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Parenting perspectives during Pride Month

June 09, 2022

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Lexi Burkett (top left) is part of the LGBTQIA+ community, and is supported by their mom, Missy Burkett, WellSpan x-ray technologist (top right and bottom photo).

Lexi Burkett (top left) is part of the LGBTQIA+ community, and is supported by their mom, Missy Burkett, WellSpan x-ray technologist (top right and bottom photo).

Missy Burkett expects her 15-year-old child Lexi to talk on the phone a lot, watch YouTube videos, and obsess over TikTok.

On the drive home from Cape May, New Jersey, in the summer heading into seventh grade, Lexi confided in her mother that she was bisexual.

“I wasn’t expecting that,” said Missy, an x-ray technologist with WellSpan. “But it was ultimately a nonchalant conversation.”

Two years later, in eighth grade, Lexi shared that they identify as agender, meaning they are genderless, without a gender identity or gender neutral. Lexi also explained they preferred they/them and he/him pronouns.

During Pride Month, we’re elevating lived experiences and perspectives from our team members so we can better care for and serve alongside the wonderfully diverse LGBTQIA+ community in south central Pennsylvania.

Missy recently shared details about her parenting journey and the ways she’s advocating for Lexi and their identity.

‘Is this just a phase?’

“Spontaneous” was one of the adjectives Missy used to describe Lexi, which did lead to some pause after they expressed their sexual orientation and gender identity.

“My initial thought was that it could be a part of the normal ‘figuring things out’ that many teens go through during puberty, especially because a few friends in their group were experiencing similar things with gender identity,” Missy said.

A few months later when Lexi asked for a chest binder, Missy realized that her teenager’s plan was more than just a phase.

While processing Lexi’s news, Missy also reflected on her teen’s childhood years when they once shared a secret of wanting to be a body builder so they could have muscles like a boy.

“Gender is not important to me. Raising a happy, healthy, good person is,” Missy said.

Part of “raising a good person” begins with the examples that Missy has set. Lexi was raised to fight for equality following Missy’s years of involvement as a human rights activist, and in honor of the many friends Missy has within the LGBTQIA+ community. The two attend Pride events on an annual basis together.

Lexi has been raised with an appreciation for the broad spectrum of gender identity and sexual orientation, and also with an awareness about the challenges the LGBTQIA+ community faces.

“They learned from an early age that you are who you are and accepting people of all backgrounds has always been a normal part of Lexi’s life,” Missy said. “They are a little activist.”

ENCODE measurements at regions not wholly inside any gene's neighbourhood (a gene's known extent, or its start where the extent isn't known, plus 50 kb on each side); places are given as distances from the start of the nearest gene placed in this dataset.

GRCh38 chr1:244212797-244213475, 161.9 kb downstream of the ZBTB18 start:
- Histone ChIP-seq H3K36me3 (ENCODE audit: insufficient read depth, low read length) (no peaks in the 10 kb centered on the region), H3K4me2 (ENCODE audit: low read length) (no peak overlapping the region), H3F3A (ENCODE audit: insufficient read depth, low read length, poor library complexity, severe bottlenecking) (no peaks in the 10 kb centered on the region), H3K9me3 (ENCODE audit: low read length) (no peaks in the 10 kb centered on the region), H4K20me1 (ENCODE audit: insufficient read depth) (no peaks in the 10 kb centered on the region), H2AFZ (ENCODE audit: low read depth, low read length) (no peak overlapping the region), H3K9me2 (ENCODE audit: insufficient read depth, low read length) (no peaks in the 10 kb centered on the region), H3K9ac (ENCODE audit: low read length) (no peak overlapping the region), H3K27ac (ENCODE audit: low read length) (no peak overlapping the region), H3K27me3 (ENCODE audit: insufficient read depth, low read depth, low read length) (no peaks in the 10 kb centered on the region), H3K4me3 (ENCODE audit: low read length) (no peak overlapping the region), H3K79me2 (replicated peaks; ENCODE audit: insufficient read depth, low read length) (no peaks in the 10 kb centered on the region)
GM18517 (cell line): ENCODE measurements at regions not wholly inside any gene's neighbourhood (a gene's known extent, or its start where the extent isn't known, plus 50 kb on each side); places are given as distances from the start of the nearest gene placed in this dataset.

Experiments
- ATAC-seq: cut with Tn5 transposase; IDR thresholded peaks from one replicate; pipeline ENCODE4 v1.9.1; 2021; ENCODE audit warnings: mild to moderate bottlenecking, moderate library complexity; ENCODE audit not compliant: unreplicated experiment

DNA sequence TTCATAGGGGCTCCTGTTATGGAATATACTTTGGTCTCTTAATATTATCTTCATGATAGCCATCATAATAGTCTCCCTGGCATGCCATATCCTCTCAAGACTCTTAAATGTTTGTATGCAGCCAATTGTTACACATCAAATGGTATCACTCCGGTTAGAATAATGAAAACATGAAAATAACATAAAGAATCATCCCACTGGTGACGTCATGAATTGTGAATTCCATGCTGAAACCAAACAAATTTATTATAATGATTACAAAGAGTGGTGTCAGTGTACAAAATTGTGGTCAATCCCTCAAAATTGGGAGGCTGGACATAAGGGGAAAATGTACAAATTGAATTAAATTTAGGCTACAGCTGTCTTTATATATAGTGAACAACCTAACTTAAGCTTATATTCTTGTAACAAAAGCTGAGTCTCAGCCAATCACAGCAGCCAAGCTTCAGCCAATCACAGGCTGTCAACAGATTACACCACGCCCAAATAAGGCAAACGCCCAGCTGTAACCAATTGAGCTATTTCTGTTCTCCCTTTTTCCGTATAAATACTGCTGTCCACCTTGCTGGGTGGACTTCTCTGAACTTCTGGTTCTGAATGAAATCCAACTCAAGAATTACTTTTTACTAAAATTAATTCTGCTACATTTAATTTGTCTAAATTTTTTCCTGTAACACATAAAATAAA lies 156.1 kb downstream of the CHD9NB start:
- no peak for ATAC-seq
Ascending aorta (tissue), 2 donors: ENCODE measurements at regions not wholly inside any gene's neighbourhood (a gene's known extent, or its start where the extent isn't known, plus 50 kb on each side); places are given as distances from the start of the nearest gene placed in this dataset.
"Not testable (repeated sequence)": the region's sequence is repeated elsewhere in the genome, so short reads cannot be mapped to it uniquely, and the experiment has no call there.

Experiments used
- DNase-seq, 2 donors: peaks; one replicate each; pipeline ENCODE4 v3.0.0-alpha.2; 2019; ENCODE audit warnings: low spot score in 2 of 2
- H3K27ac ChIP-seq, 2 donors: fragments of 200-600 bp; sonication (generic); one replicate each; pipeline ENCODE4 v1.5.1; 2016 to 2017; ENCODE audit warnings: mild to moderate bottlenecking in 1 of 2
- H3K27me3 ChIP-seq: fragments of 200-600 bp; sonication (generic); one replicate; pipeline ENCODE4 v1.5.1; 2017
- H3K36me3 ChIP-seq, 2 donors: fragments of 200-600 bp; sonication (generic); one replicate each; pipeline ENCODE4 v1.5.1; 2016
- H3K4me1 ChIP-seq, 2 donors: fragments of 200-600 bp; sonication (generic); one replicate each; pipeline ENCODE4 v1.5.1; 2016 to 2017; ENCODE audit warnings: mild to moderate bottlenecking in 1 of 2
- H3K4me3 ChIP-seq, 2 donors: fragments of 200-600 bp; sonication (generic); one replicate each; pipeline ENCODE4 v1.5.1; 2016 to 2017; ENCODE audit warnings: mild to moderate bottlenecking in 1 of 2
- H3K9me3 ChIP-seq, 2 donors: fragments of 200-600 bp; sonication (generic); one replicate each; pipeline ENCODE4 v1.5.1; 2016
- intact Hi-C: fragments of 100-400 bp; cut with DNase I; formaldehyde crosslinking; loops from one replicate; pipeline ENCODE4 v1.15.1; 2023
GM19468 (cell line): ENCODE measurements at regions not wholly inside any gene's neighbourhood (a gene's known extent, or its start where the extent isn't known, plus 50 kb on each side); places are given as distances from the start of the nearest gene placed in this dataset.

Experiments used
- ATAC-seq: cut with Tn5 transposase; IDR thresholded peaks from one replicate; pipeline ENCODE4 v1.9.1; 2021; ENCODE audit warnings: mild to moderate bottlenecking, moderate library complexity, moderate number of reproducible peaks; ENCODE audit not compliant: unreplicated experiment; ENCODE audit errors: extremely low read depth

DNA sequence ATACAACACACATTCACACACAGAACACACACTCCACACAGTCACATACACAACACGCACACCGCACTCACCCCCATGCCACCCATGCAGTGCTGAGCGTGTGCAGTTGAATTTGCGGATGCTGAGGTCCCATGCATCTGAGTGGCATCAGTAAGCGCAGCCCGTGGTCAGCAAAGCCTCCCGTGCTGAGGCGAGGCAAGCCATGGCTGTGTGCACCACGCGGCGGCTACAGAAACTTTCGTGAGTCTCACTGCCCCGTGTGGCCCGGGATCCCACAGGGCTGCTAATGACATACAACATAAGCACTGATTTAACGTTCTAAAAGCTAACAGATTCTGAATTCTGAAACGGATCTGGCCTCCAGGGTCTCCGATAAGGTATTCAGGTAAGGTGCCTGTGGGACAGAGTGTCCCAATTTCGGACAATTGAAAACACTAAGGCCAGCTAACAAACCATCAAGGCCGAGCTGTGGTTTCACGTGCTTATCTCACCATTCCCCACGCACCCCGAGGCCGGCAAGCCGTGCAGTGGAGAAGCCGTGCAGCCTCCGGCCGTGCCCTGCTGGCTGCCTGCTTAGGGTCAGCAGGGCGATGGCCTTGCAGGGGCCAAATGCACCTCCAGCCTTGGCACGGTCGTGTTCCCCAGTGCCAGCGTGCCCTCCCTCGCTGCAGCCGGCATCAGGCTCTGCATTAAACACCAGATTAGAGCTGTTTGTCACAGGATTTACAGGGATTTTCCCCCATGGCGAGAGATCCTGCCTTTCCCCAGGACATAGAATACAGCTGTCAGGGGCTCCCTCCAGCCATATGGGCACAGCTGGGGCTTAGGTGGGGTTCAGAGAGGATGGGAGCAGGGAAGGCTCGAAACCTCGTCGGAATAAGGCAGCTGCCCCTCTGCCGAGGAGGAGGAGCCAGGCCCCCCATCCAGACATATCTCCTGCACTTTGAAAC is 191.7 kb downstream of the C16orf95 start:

Acceptance from others

While Missy and Lexi have a close-knit, supportive relationship, there have been challenges.

“I think they came into the perfect family, in an accepting environment, but it’s not easy outside of our home,” said Missy.

While Missy has personally been supported by her co-workers, who make the effort to use Lexi’s preferred pronouns, some within their circle of family and friends have been slow to accept Lexi’s sexual orientation and gender identity.

“Not everyone understands,” said Missy, who added that Lexi sees a WellSpan Philhaven therapist. “They feel comfortable with [the therapist] and that’s been the biggest progress.”

The only one who may not agree with Missy being the perfect parent to Lexi is Missy.

She regrets not being more outspoken with individuals who react negatively about Lexi’s journey or demonstrate bias against the LGBTQIA+ community.

“Sometimes I chose to avoid the conflict and I feel guilty about that,” Missy said.

What’s next?

Missy explains hormone therapy hasn’t been something that Lexi has expressed interest in yet.

“It’s a bridge we haven’t crossed, but if we get to that point, it will be something I am open to. I would need to do a lot of research first on possible risks and side effects,” Missy said.  

Until then, Missy is supporting Lexi as they explore their love of art and encounter typical teen challenges, like deciding what comes after high school.

And if there is one thing Missy has anxiety over, it’s that Lexi wants to pursue their driver’s license.

“That’s a funny thing. I have been prepared for everything else, except driving,” said Missy with a laugh.

Whatever lies ahead for Lexi, their mother will support every step ahead.

“You just have to love your child, and be willing to take each moment as it comes with them and to see something outside of your own lived experience,” Missy said.

Resources for parents and caregivers

Local chapters of PFLAG provide support, education, and resources for parents, families and friends of LGBTQIA+ individuals. York’s Rainbow Rose Center and Pride Franklin County also offer parental support groups in partnership with organizations in Pennsylvania. 

WellSpan’s LGBTQIA+ affirming healthcare services have expanded to include case management, hormone prescribing in primary care settings, behavioral health, obstetric care, fertility care, gender-affirming surgeries, and voice therapy.

Identify a provider within WellSpan’s Physician Directory by placing “LGBTQ health” in the “Clinical Expertise” field on WellSpan.org or contact Emily Cotton, WellSpan case management social worker, at 717-851-2931, to schedule an appointment with an expert provider.